Ever wonder what Genji says when he activates his ultimate? For those who don’t understand Japanese, it might seem like a simple translation.
When Genji activates his ultimate, he shouts out: “Ryuu Gekiken!” That’s the phonetic translation of the Kanji: 竜撃剣. In Japanese, Ryuu means dragon, and Gekiken means Kendo.
Combined, the activation of his ultimate translates to: “Dragon Fencing!”
When Genji sheathes his sword, he can be heard uttering: “Ryuu no youni nagare.” That’s the phonetic translation of both this Hiragana and Kanji: 竜のように流れ.
This sentence is a little trickier to translate because it leaves room for interpretation, but for the most part, remains fairly straightforward. Ryuu, as you learned, means dragon. “No” is a connecting word used to connect two nouns. Youni is a tricker phrase word that roughly means, “so that” or “in the order of” but can be interpreted in a number of other ways, but the providing clue for the proper context comes in the form of the next word “nagare.” Nagare translates to stream or flow.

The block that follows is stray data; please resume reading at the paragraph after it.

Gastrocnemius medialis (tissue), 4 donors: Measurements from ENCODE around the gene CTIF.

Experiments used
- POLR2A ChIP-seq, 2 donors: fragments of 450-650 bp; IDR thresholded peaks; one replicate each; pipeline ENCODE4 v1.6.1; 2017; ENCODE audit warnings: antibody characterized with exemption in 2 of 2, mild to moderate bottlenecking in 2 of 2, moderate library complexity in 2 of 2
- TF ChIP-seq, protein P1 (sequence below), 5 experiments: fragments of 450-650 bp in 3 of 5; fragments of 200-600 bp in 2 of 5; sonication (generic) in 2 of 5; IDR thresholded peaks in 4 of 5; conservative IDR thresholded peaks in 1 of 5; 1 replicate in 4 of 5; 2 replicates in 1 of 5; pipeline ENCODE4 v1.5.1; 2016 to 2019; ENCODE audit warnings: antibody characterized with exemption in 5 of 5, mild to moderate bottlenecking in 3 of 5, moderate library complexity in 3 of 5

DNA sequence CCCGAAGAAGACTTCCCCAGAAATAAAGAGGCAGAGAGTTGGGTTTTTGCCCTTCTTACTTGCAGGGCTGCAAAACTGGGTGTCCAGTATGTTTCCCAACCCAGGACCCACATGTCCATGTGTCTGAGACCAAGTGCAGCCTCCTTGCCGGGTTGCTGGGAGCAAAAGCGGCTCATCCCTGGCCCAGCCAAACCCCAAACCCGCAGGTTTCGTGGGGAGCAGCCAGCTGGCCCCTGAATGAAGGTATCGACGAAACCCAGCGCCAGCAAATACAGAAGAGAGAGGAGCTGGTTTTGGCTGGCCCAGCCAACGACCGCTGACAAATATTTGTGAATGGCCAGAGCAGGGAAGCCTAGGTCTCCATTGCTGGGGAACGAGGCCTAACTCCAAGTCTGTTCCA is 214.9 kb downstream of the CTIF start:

Combined, Genji sheathes his blade and says: “Flow like a dragon.”
Where’d flow come from? Well, in the proper context, stream refers to the water-like movement known as flow, so in the sentence, it is deemed more appropriate.
Ultimate translations don’t stop there though! For those of you interested in the translation of Hanzo’s ultimate check here!
Fun Fact: Did you know Hanzo and Genji are brothers? Probably figured it out, but did you know that Hanzo is responsible for nearly killing Genji? Talk about family drama!
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